In this paper, the characteristics of stratified-annular flows such as flow patterns, phase distributions, liquid height, and pressure gradient were studied using a traversing two-energy gamma densitometer, high-speed video recordings and pressure transducers.
The experiments were carried out in a 0.069m diameter and 50 m long horizontal pipe. The fluid system consist of high density gas, SF6, at 0.7 MPa and 20 C (46 kg/m3) to simulate high pressure conditions of real multiphase transport systems; 0.102 Pa s viscosity oil and water as liquid phases. Two-phase and three-phase flow experiments were conducted at four liquid superficial velocities and different gas velocities for water cut values (The water cut is defined as the ratio between the superficial water velocity to the liquid superficial velocity).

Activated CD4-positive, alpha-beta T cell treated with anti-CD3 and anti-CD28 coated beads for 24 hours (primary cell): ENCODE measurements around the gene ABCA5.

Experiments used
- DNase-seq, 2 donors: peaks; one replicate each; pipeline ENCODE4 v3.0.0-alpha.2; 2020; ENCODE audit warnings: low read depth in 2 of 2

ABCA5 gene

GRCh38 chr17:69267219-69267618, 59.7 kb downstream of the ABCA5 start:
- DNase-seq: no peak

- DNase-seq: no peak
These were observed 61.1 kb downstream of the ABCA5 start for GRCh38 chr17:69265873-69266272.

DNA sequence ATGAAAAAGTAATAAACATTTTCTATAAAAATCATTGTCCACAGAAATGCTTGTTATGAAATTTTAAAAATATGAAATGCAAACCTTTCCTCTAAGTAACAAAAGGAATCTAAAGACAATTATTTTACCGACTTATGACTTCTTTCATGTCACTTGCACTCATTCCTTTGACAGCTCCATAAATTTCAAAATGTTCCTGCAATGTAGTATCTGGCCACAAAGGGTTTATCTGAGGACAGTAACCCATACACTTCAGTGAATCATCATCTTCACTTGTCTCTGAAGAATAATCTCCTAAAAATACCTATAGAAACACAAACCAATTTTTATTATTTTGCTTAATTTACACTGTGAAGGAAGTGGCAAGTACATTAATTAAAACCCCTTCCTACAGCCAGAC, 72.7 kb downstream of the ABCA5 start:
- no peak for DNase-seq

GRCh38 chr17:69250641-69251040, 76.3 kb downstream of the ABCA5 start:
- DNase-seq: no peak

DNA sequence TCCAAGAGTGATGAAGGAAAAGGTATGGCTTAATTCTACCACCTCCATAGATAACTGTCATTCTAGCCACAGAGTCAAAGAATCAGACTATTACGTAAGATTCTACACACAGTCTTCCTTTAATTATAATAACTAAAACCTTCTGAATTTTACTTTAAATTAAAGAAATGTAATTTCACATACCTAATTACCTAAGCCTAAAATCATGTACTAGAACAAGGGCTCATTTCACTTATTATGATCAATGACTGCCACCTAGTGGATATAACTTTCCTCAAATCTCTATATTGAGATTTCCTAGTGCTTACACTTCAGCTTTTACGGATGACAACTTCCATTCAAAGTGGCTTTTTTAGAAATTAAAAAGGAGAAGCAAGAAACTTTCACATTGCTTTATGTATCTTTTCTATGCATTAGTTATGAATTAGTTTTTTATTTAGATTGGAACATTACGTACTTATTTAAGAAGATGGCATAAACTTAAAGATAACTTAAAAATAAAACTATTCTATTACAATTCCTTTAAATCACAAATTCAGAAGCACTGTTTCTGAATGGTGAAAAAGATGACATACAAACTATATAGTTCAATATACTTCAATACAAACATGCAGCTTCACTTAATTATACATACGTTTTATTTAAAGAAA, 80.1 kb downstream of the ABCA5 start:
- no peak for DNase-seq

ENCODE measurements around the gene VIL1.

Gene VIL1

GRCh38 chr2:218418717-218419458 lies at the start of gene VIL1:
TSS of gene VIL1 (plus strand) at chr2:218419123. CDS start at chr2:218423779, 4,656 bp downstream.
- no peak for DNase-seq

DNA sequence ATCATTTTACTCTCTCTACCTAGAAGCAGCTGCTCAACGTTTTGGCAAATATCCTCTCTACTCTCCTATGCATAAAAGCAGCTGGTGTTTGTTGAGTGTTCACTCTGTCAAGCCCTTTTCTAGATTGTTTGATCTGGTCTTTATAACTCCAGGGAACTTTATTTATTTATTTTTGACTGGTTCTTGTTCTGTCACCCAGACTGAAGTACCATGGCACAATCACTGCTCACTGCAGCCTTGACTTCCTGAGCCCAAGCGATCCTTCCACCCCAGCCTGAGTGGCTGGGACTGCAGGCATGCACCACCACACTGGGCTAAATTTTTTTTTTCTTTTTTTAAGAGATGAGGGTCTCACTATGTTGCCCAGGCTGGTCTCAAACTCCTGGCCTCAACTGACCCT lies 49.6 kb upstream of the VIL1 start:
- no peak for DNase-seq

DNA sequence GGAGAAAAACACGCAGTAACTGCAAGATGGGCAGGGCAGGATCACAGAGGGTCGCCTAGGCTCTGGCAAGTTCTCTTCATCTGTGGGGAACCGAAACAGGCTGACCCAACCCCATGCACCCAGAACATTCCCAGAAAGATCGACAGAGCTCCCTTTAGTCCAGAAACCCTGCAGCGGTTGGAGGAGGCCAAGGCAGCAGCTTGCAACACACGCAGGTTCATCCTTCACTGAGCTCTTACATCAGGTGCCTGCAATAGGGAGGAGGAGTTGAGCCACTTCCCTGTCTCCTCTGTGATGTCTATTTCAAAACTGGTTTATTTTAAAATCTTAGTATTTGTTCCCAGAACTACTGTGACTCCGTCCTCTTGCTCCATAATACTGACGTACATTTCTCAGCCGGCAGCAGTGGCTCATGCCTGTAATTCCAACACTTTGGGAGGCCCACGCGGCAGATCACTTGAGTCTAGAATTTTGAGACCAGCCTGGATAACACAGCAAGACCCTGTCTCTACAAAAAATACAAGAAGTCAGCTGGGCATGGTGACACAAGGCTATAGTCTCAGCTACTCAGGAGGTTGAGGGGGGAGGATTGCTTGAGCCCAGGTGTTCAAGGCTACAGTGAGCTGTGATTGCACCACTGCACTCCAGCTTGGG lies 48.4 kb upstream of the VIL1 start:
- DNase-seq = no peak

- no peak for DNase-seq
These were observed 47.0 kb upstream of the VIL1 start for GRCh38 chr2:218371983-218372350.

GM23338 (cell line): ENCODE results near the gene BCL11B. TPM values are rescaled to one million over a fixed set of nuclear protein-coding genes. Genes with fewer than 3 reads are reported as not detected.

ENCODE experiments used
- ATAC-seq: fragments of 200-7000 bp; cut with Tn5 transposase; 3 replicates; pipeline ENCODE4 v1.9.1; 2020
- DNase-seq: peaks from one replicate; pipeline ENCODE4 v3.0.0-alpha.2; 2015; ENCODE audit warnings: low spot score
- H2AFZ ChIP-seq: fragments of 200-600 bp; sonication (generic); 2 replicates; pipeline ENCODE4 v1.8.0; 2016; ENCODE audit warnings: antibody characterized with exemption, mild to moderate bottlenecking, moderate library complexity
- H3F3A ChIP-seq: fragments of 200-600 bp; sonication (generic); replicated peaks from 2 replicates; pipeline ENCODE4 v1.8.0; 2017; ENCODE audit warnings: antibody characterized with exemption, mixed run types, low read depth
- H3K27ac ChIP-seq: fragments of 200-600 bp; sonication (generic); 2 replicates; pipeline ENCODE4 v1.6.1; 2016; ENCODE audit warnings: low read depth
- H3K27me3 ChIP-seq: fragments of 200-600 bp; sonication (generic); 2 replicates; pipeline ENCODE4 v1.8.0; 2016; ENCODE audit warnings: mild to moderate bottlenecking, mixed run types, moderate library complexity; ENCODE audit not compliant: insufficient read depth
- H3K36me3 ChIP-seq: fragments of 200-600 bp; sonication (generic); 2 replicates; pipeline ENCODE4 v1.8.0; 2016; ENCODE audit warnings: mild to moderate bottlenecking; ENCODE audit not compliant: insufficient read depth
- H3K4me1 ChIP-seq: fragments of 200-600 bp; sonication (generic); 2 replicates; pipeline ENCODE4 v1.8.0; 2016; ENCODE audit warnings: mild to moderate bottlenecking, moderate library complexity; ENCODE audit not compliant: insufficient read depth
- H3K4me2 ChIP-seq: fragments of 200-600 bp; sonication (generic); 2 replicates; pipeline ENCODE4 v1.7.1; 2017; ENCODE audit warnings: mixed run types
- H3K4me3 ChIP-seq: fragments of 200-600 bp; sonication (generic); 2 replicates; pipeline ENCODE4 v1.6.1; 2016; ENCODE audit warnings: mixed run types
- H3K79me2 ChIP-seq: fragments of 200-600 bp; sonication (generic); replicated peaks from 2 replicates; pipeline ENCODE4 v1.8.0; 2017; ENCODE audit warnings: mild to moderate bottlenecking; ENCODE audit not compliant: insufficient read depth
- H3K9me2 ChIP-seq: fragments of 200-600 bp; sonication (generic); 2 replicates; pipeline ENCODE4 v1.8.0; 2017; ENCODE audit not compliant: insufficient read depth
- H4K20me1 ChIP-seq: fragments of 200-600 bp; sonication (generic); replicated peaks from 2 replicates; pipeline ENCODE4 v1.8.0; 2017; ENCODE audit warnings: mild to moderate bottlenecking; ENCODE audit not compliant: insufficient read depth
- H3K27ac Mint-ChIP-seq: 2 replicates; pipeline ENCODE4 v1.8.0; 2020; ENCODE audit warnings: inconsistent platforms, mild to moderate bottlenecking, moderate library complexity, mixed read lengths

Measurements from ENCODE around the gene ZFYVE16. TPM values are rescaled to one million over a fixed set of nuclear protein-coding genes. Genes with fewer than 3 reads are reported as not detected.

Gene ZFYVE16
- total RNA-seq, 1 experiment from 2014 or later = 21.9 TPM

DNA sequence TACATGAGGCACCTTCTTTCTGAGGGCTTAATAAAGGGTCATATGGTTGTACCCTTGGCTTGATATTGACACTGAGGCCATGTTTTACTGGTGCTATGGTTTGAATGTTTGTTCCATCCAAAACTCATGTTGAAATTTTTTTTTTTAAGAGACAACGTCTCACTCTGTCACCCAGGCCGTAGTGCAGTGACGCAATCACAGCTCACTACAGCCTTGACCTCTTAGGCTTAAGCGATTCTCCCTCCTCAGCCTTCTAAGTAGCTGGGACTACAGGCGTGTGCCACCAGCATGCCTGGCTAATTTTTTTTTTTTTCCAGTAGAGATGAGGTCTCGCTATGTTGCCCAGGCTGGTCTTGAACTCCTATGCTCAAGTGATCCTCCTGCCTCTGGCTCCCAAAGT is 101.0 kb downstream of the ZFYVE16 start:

The experimental results show that: The liquid fraction profile with a pure gas-oil shows higher values than for the three-phase flow profiles; the oil and water holdup profiles show water accumulation with respect of no-slip conditions due to more oil than water being entrained as droplets into the gas core; the three-phase pressure drop values are in between the gas-oil and gas-water values; when a comparison between the visual liquid heights with holdup measurements is made, there are indications that the shape of the gas-liquid interface may be curved. The application of gamma densitometry for measuring phase fractions in three-phase flows is shown and new data for systems using high viscosity oils for stratified-annular flows in horizontal pipes which is valuable for improving models and closures in multiphase flow simulators.